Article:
First of all a bit of history on why I actually want to do this. My father is a surveyor. While I was doing my bachelors, I wrote a program to automate block plan drawing using AutoLISP. This was running on top of AutoCAD R14, and since then he was using it to do all his work. This was installed on Windows XP and was running on a desktop PC. Recently I upgraded my laptop and I wanted to give my old one to him and it was running a genuine Windows 7. Then I faced this problem on running AutoCAD R14 on 64bit Windows 7...

Before we start, I have to confess that I actually had a copy of the files which I got from the installed directory in Windows XP. If you want to do a fresh installation, then I am not sure how you can go about running the AutoCAD setup on Windows 7. Most probably you will have to set up a virtual box running Windows XP, install AutoCAD on it and then get the installed files copied to somewhere else. (The reason being the AutoCAD R14 setup does not run on Windows XP compatibility mode)

Ok, so let's assume you have a complete copy of AutoCAD folder from a Windows XP box. If you run the AutoCAD.exe directly in Windows 7, you get a message saying 'heidi3.dll' is not found. So first thing I did was to download it and copy it to the AutoCAD folder. You can download it here.

Now when you run AutoCAD, a different type of error message starts to appear. It's thrown from 'SmartHeap Library' and reveals nothing other than its enum value :D 'MEM_BAD_POINTER'. A bit of googling revealed that it is due to the 'sh31w32.dll' which is probably out of date when dealing with a 64bit OS. So I downloaded a more recent copy and replaced which was inside the AutoCAD directory. You can get it here.

And voila! AutoCAD splash screen came up! Hold on... that was just for a second. The main interface also got loaded and greeted me with another error message. I started loving it! This time it was more specific, just like the first one. It said now it cannot find 'gdifont3.hdi'. No worries, Internet to the rescue. So I downloaded the god damn file and copied it just like before. Get it here.

I was expecting a series of file missing error messages, but to my surprise, AutoCAD loaded fine and seemed to work just like it was freshly installed on Windows 7! Even my lisp program was running perfectly. So there you have it. AutoCAD R14 running on 64bit Windows 7 without skipping a beat!


Ok so here's what you need to do in a nutshell:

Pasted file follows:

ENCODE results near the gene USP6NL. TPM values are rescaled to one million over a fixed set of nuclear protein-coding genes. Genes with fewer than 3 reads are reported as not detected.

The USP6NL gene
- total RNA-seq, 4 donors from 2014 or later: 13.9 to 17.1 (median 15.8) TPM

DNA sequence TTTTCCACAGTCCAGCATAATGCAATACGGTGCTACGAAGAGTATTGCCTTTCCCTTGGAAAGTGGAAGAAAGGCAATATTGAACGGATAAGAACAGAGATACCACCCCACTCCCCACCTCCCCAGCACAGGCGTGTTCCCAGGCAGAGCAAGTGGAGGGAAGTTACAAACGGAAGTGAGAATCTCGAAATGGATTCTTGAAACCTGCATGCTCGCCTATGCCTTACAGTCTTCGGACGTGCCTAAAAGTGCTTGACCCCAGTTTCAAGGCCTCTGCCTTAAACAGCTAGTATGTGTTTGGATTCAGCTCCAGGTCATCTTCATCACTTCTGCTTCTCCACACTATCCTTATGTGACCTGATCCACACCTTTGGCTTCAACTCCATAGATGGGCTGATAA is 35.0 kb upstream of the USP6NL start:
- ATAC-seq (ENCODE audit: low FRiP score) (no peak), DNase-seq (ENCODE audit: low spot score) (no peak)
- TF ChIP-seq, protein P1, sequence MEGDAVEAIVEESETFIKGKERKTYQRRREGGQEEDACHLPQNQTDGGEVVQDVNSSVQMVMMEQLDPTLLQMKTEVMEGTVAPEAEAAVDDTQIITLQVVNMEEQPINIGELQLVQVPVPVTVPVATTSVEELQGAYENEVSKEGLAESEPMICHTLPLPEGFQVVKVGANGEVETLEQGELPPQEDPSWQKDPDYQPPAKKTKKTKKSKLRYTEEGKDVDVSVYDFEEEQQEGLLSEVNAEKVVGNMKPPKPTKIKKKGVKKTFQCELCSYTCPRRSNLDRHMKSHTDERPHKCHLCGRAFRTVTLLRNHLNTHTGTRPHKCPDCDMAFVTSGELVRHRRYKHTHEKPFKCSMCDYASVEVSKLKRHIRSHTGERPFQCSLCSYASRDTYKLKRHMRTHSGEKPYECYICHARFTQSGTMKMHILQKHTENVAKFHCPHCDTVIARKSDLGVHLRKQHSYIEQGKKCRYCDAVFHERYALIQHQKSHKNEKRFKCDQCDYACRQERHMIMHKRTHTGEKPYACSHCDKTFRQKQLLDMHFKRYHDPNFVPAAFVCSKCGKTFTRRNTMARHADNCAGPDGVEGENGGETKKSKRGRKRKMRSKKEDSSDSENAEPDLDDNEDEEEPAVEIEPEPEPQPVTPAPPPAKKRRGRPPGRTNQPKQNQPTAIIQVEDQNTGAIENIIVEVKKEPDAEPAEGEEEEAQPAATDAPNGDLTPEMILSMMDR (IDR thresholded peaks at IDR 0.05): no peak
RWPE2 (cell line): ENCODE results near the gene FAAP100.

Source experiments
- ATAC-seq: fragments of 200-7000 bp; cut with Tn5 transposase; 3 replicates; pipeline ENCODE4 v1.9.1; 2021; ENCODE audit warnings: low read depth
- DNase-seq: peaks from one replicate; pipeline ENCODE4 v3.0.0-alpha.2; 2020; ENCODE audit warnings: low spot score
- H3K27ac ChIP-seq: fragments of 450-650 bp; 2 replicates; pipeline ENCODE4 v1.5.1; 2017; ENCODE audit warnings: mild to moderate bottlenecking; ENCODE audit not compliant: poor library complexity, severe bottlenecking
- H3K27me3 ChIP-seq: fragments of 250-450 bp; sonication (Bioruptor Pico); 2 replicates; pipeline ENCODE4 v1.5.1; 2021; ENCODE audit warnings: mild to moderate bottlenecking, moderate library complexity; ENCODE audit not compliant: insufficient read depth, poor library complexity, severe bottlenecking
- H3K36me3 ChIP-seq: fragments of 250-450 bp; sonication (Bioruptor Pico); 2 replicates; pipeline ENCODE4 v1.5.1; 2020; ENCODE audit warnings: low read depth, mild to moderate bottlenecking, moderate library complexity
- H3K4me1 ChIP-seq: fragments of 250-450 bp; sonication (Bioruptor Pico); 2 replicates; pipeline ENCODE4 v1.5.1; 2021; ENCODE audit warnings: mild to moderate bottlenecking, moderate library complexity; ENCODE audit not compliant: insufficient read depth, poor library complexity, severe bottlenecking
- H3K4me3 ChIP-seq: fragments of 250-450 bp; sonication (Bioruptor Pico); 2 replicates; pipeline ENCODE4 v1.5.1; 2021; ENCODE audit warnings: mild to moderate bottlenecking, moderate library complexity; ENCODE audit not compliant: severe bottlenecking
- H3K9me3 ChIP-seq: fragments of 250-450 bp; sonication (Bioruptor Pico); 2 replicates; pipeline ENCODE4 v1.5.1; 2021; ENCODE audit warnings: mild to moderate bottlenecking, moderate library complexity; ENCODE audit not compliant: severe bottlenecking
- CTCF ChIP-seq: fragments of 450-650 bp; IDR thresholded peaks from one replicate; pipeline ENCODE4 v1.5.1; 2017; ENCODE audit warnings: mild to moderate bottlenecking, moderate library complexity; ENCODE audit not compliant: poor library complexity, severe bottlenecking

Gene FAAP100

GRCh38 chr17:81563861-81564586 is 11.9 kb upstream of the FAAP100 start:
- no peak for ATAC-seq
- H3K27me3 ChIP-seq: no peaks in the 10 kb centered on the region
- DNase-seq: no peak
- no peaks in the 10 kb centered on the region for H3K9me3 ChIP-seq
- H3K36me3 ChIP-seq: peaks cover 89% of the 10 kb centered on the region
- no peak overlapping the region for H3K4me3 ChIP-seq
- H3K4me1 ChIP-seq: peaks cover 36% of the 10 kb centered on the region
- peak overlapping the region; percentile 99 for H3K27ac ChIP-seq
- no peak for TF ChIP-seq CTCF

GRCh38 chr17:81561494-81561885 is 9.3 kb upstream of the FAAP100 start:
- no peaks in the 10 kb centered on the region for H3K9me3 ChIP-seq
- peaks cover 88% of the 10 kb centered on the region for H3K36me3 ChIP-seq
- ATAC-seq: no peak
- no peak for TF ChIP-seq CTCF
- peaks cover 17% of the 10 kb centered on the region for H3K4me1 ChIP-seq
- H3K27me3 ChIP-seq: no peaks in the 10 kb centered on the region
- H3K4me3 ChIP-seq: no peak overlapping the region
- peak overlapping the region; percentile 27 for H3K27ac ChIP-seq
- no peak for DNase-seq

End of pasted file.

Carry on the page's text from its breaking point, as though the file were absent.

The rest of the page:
1. You need a copy of working AutoCAD R14 files from another computer.
  2. Copy the following files into that folder. (Replace whatever necessary)
  3. Done!

Sunday, July 7, 2013

The Android+Azure Love Story

Once upon a time, there was this beautiful princess named ‘Android’. ‘Azure’ was the most powerful warrior at that time. One sunny day… Ok, let’s cut the crap and get down to business.

If you haven’t tried out Windows Azure yet, well then you’ve been missing out a lot. Windows Azure is amazing! If you’ve been living under a rock for the last couple of years, Azure is Microsoft’s flexible, open & rock solid cloud platform. And by any chance if you haven’t heard of Android, stop reading right now and go kill yourself!

With the introduction of the Mobile Services SDK for Android, Windows Azure supports developers with super easy access to structure data storage, authenticate and push notifications using GCM. Now you are going to learn how to get started.


Let’s build a simple ‘Contacts’ app which saves its content on the cloud. Sounds pretty lame, but we gotta start somewhere right?

Step 1: Create a new mobile service in Azure.

Step 2: Go to the DATA tab and create a new table named ‘Contact’. You do not need to create the columns. They are automatically generated when the data is inserted.

Step 3: Create a new Android project.

Step 4: Extract the .jar files in Mobile Services SDK to the project’s lib folder.

Step 5: Create a new class to hold the contact data.

The class name has to be the same name as of the table in mobile service database. Case doesn't matter.

Did you notice the annotations? They specify the mapping between the DTO fields and the back end Azure table columns. They even work with private fields.

Step 6: Modify onCreate method of your main activity to insert a random contact.

Client creation takes the mobile service URL and the application key, which can be found in the portal.

Note: `getRandomContact’ and  ‘showMessage’ method implementation details are omitted for brevity.

Step 7: Run the app couple of times.

Step 8: Browse the Contact table in Azure.

So there you have it. An Android app hookup up with an Azure backend in no time! And that’s not all; you can perform all your CRUD operations with ease. You can even intercept requests to the database using the ‘Script’ tab. This is particularly useful for hooking up push notifications for the GCM clients, like illustrated below.

The only thing you have to do is to enter your API key in the ‘Push’ tab. You can get your API key by registering the app in Google APIs console.

Also you can setup authentication for your app using Google, Facebook, Microsoft or Twitter accounts very easily. All you gotta do is add the credentials under the ‘Identity’ tab.

So, hopefully you figured how easy it is to use Azure mobile services with Android. Remember that you get 10 free mobile services with your free trial, so start experimenting now. I’m sure you are going to love it.

Inspired by a Colombo Mobile Developer Meetup session.